Background and Key Dates 

The Dodd Frank Act created the Federal Office of Insurance (FIO) in the US Treasury Department, and authorized FIO to negotiate with foreign governments and regulatory authorities in regard to “prudential measures with respect to the business of insurance or reinsurance” and to enter into an agreement called a “Covered Agreement.” Notably for the US state-based regulatory system, in some circumstances, Dodd Frank also gives FIO the authority to preempt state laws that are inconsistent with the terms of a Covered Agreement. Dodd Frank requires that after a Covered Agreement is negotiated, it must be submitted to Congress for 90 days before it becomes effective. Dodd Frank, however, does not require Congressional approval of a Covered Agreement.

On January 13, 2017, FIO submitted to Congress a Covered Agreement negotiated with the EU addressing: (1) group supervision; (2) reinsurance; and (3) exchange of information between regulators. On February 16, 2017, the Housing and Insurance Subcommittee of the House of Representatives Financial Services Committee held a hearing on the Covered Agreement. 

February 16, 2017 Congressional Hearing 

Witnesses at the hearing were: Michael T. McRaith, former Director of the FIO; Ted Nickel, Wisconsin Insurance Commissioner and President of the National Association of Insurance Regulators; Leigh Ann Pusey, President and CEO of the American Insurance Association; and Charles Chamness, President and CEO of the National Association of Mutual Insurance Companies.

Mr. McRaith and Ms. Pusey supported the Covered Agreement as negotiated, emphasizing that it preserves the regulatory authority of both US and EU regulators and will save US companies operating in the EU millions of dollars in compliance costs. They emphasized that, once implemented, the Covered Agreement: (1) eliminates EU collateral and local presence requirements for US insurers operating in the EU and (2) eliminates US state collateral and local presence requirements for EU insurers operating in the US. 

Messrs. Nickel and Chamness did not support the agreement as negotiated and urged the Trump Administration to renegotiate the agreement. Their primary objections were to the failure of the EU regulators to recognize the US state regulatory system as “equivalent” to the EU system under the EU’s Solvency II standards, and to the ultimate elimination of reinsurance capital requirements for EU companies doing business in the US.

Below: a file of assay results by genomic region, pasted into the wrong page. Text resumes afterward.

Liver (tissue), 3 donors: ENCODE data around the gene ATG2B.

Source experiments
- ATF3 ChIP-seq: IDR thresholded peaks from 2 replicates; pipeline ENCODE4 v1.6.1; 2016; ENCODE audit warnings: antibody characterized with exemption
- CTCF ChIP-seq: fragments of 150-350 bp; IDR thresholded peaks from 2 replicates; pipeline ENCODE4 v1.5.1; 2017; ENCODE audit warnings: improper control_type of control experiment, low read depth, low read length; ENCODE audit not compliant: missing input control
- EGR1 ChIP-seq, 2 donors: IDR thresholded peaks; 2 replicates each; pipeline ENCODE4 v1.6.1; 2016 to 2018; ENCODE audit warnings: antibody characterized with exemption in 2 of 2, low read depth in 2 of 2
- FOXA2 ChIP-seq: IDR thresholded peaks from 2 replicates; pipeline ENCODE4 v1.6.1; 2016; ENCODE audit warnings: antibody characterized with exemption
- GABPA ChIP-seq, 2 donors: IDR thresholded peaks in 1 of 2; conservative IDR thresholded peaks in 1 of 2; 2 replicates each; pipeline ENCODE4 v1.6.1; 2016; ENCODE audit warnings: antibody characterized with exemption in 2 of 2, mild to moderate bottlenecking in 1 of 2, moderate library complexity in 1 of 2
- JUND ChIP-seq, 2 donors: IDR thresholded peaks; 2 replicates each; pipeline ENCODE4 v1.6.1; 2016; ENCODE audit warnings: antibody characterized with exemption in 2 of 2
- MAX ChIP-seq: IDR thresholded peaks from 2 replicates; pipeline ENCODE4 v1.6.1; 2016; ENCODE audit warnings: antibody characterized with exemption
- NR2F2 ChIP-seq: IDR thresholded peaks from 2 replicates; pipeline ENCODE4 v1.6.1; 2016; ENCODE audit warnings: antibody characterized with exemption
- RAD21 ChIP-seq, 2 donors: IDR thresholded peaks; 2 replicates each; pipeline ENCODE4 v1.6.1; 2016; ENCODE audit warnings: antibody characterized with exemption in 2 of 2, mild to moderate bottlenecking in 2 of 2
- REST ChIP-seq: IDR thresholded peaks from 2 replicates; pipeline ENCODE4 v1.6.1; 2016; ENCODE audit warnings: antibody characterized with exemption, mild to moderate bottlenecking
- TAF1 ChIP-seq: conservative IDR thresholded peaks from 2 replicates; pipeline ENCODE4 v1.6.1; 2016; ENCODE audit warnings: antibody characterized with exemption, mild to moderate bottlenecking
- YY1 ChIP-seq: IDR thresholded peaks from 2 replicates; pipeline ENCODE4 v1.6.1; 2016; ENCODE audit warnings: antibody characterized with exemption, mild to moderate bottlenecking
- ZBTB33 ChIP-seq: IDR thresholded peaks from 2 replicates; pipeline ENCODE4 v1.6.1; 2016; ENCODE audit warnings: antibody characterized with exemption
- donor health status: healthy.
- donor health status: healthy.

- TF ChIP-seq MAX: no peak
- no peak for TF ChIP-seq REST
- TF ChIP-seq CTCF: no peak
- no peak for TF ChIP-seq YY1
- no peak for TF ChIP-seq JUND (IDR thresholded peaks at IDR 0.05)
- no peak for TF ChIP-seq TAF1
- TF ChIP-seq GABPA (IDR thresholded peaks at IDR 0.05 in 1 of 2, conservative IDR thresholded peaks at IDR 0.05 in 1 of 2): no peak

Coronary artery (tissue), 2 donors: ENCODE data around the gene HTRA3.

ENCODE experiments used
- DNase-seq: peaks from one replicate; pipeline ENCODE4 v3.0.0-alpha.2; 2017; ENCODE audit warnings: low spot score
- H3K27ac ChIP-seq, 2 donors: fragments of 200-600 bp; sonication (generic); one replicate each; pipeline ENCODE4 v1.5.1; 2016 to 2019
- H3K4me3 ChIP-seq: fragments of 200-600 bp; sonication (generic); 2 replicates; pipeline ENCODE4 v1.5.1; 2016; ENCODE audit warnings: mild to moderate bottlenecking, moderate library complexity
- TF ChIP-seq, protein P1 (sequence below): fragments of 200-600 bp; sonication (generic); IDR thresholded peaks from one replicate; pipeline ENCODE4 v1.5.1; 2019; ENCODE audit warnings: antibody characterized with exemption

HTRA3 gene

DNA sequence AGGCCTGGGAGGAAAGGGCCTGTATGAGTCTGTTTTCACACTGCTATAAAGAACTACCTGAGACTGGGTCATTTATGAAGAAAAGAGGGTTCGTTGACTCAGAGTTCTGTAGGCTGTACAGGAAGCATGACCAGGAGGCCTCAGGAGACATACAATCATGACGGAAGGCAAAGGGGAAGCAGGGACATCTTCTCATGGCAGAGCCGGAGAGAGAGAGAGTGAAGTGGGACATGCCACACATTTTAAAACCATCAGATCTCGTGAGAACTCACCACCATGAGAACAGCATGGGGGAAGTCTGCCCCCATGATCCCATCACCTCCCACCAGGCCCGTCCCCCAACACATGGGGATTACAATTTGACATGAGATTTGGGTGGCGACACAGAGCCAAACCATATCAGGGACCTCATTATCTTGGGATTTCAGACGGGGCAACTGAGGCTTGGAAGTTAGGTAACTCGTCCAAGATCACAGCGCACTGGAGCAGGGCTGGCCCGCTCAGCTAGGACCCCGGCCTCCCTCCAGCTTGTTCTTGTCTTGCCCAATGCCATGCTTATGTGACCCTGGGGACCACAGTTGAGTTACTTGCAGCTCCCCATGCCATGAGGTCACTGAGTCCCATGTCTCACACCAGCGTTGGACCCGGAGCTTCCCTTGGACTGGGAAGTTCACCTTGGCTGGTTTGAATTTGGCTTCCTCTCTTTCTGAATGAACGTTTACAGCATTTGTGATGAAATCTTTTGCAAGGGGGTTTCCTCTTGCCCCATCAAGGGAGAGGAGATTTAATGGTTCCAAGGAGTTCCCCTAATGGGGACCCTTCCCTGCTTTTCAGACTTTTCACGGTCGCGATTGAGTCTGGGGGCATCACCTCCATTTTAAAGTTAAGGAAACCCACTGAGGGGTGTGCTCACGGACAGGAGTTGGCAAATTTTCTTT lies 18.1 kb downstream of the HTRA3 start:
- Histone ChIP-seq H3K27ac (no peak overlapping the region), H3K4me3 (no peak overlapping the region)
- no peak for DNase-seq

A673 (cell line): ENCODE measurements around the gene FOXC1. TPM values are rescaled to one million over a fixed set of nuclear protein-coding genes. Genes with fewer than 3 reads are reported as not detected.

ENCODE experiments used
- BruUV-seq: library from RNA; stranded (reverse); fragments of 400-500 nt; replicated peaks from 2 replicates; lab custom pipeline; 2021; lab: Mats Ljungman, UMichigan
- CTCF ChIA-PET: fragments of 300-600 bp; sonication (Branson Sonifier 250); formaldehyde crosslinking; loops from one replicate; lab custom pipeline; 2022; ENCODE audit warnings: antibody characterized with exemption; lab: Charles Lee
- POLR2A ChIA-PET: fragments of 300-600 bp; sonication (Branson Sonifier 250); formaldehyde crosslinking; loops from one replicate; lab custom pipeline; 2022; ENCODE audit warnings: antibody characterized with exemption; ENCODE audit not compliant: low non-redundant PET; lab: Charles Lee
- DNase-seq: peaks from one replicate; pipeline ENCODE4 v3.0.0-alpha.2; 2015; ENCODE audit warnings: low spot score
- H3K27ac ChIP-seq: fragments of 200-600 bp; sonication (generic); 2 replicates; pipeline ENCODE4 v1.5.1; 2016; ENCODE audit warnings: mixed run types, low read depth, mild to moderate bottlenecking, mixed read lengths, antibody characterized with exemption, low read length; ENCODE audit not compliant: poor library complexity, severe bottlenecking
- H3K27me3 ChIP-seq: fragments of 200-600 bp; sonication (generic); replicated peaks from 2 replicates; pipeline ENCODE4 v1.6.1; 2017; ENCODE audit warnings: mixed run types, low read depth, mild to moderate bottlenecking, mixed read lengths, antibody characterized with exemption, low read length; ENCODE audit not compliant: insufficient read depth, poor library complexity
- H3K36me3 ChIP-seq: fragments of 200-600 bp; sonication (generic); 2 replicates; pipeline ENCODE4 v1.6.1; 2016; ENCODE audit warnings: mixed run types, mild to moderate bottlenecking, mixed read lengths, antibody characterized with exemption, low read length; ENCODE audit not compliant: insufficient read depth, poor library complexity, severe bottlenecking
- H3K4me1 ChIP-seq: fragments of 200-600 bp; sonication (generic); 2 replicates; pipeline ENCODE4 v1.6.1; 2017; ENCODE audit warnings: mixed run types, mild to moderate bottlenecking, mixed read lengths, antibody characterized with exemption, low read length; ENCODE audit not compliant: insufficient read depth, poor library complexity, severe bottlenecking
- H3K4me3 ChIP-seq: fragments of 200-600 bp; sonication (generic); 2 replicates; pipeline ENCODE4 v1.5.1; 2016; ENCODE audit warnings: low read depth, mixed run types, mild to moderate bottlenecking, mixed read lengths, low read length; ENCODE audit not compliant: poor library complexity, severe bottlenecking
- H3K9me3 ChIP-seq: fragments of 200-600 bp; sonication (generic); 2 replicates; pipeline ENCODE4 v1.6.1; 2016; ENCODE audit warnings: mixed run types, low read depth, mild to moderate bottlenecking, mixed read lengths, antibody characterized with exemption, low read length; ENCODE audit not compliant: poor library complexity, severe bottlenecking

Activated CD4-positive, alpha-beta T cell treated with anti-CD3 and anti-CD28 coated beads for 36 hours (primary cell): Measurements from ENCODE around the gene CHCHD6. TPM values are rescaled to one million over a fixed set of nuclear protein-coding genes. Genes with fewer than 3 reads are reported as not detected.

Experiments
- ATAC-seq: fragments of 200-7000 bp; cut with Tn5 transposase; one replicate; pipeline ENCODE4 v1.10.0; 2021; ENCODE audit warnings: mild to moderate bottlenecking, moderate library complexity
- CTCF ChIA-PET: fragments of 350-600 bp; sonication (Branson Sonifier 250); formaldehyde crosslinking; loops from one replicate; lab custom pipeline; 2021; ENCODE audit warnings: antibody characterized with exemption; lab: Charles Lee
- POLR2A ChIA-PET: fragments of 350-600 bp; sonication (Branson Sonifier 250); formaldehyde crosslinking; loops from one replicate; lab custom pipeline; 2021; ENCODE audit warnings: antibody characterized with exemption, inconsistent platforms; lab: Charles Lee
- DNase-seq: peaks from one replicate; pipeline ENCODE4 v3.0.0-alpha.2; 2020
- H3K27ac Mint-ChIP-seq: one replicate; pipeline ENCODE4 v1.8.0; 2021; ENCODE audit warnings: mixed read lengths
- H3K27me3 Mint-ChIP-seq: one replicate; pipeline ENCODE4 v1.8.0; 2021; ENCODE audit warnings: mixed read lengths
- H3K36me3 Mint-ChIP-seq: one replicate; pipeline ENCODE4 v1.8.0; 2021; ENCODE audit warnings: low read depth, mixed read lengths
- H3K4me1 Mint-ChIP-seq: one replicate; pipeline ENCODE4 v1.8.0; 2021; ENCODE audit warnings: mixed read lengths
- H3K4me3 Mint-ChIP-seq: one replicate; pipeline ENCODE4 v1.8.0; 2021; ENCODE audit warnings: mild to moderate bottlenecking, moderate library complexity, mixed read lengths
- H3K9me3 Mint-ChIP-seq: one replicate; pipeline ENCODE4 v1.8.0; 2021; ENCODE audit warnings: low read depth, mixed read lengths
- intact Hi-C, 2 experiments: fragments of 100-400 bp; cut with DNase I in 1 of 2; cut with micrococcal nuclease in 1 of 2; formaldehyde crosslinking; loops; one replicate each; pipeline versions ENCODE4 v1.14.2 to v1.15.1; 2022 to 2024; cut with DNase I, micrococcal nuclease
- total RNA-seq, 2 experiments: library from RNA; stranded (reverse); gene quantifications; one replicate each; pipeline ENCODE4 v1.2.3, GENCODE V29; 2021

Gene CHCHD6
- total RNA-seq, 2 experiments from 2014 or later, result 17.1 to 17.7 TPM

Several witnesses also commented on a new NAIC accreditation standard state regulators must comply with by January 1, 2019, which will reduce some reinsurer collateral requirements. 

Some members of the subcommittee expressed support for the Covered Agreement, while others expressed concern about the absence of congressional approval requirements and the lack of consensus across the insurance industry. Several subcommittee members endorsed the suggestion that the Trump Administration renegotiate the agreement. 

What Is Next? 

Under Dodd Frank, no Congressional approval is required. The Covered Agreement can take effect after all of the following occur: (1) expiration of the 90-day Congressional waiting period (April 13, 2017); (2) the US and the EU exchange written notice that their respective internal requirements have been met; and (3) seven days pass after that written notice. It is not clear at this time what, if any, next steps Congress or the Trump Treasury Department will take in regard to the Covered Agreement. 

Copies of the witnesses’ written testimony, the House Committee Memorandum for the hearing, and a video of the actual hearing are available on the website of the House Financial Services Committee. The text of the Covered Agreement and a Fact Sheet about it are available on the Treasury Department website.